18. It was in this context that the IPCC’s SR15 project set out to resolve this confusion by devising a method for projecting a reliable and reproducible RCB for a given warming target be it 1.5C or 2C without which no rational climate action initiative can be proposed.  It was decided that this procedure must involve an analysis of all factors , not just CO2, that could affect the size of the RCB.
  19. In the IPCC effort, the RCB issue was defined as a case of missing factors that had not been taken into account in the proportionality of cumulative warming with cumulative emissions. It was decided that five additional variables are needed to make an estimate of the RCB on the basis that they can explain the difference in the amount of warming for any given RCB.
  20. The proposed additional variables are non-CO2 forcings described as methane, black carbon soot, and the cooling effects of sulphate aerosols. The new model is to e verified against existing warming since pre-industrial times and then used to make the projections needed to compute the RCB. Five factors were proposed as the foundation of the new RCB procedure.
  21. The five factors are described as: (1) The estimate of global warming up to the present day, (2) The assumed future warming from non-CO2 forcings such as methane and black carbon and the reduction of cooling sulphate, (3) The amount of warming still in the pipeline due to lag, once emissions are brought back to zero (4) The ratio between cumulative CO2 emissions and global warming (TCRE); and (5) The extra emissions from Earth system processes or feedbacks that are typically not included in the models used to make these estimates, such as thawing permafrost.
  22. The revision of the RCB estimation procedure has been completed with positive and encouraging results. The result appears above in the chart marked Figure 1. In the chart, the x-axis is the cumulative CO2 emissions from today; along the y-axis is the temperature increase since pre-industrial times. The dashed lines show the different factors that can affect the total budget – such as the estimate of historical warming and the contribution of non-CO2 emissions. And then joining it all together is the estimate of TCRE – the diagonal bold black line, with the uncertainty range shaded grey.
  23. The chapter in the IPCC SR15 relevant to this effort, and authored by Rogelj and Forster, uses a version of framework shown in Figure 1 to assess the RCB (remaining carbon budget) to keep warming to 1.5C. Presented below is a demonstration of this procedure for the RCB.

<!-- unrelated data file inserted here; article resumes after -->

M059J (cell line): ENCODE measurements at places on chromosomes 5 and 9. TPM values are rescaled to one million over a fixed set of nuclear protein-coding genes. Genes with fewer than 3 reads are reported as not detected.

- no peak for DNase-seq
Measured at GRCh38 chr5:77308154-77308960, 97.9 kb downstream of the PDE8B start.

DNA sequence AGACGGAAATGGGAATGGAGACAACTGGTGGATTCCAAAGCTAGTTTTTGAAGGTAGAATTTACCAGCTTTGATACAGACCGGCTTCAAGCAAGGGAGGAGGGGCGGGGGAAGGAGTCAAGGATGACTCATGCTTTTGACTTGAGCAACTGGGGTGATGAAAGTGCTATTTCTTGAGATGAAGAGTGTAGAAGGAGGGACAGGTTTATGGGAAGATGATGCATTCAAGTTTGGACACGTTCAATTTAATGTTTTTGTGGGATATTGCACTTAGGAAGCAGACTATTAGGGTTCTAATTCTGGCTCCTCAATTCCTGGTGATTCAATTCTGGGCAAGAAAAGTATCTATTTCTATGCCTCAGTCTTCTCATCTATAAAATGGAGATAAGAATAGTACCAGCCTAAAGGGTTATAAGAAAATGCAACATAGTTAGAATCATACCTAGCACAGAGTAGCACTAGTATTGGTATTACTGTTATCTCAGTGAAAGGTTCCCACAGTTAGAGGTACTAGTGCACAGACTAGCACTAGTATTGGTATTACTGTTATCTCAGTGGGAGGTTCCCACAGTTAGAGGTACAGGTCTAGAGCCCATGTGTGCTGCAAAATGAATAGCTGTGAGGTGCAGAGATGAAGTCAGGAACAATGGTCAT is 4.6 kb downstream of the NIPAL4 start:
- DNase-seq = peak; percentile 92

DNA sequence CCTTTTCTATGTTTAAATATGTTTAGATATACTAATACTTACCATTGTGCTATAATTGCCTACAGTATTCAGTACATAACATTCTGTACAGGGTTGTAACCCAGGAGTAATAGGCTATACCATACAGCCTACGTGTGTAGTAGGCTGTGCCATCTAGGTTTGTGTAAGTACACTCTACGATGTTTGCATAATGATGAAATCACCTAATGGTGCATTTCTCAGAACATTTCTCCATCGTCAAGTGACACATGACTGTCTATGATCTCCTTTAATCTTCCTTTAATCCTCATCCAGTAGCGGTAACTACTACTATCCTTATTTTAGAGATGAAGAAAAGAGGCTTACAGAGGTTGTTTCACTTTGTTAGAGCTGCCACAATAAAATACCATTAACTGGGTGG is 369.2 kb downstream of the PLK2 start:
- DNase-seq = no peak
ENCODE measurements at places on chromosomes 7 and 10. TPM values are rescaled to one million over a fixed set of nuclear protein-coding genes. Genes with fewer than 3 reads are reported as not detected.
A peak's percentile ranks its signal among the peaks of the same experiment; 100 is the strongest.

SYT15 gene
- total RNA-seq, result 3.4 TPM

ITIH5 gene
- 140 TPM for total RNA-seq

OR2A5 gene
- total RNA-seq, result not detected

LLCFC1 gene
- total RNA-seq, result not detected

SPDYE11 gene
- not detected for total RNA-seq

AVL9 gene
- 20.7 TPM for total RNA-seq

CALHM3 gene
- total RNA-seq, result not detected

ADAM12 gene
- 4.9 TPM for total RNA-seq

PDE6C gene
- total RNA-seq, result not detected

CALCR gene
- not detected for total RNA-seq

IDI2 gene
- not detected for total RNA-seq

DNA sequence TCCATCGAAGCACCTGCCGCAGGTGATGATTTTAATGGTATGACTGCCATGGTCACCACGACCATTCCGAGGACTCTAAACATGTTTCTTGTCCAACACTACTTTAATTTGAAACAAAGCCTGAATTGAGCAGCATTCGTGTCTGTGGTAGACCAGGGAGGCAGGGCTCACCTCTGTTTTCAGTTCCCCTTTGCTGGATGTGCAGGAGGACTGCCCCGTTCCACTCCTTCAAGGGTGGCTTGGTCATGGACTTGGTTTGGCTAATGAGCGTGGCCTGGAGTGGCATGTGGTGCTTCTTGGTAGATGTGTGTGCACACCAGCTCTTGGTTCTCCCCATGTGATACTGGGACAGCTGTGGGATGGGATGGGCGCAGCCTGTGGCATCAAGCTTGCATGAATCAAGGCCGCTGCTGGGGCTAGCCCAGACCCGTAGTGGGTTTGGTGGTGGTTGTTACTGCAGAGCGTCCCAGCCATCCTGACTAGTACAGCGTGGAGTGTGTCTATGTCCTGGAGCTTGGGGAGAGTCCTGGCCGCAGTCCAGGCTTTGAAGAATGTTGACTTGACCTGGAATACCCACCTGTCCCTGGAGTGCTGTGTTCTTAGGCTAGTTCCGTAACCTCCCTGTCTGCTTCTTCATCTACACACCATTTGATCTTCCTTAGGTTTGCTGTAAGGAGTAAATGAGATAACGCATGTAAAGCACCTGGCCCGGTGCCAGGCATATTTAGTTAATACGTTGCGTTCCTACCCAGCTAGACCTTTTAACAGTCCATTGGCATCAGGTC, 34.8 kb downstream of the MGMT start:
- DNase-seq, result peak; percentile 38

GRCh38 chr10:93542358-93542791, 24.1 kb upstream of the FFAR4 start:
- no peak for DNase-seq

24. ASSUMPTIONS AND ESTIMATES: (1) First we assumed 0.97C of warming for the 2006-2015 (midpoint 2011) decadal mean temperature since pre-industrial times due to CO2 warming. (2) We estimated an additional non-CO2 warming of about 0.1C. The total warming as of 2006-2015 is thus 1.07C since pre-industrial. The value of the TCRE range from the AR5 of 0.8-2.5C per 1,000 gigatonnes of carbon (equivalent to 3,664Gt of CO2). The zero-emissions commitment was assessed to be around zero for warming of 1.5C by a different chapter of the report – and the estimated total remaining allowable warming was, thus, of the order of 0.4C. Finally, Earth system processes that are typically not included in models were assessed to be roughly of the effect of 100 GtCO2 additional emissions over this century, but would increase further over the following centuries.
  25. RCB ESTIMATE: Putting all these factors together and taking into account emissions since 2011 results in a remaining carbon budget from 2018 onwards of 580GtCO2 for a 50% chance of keeping warming below 1.5C. This is less than 15 years of global emissions at current rates.
  26. INTERPRETATION OF RCB ESTIMATE: This means that if we start reducing emissions steeply now and by the time we reach net-zero levels we have not emitted more than 580GtCO2, our best scientific understanding tells us have we expect a one-in-two (50%) chance that warming would be kept to 1.5C. 
  27. Moreover, if we want to be sure that this is also true until the end of the century, we’d have to aim to emit only 480GtCO2 until we reach net-zero instead. This is under 12 years of current emissionsOur best scientific understanding will, of course, improve with time and this number will, thus, be adjusted either up or down.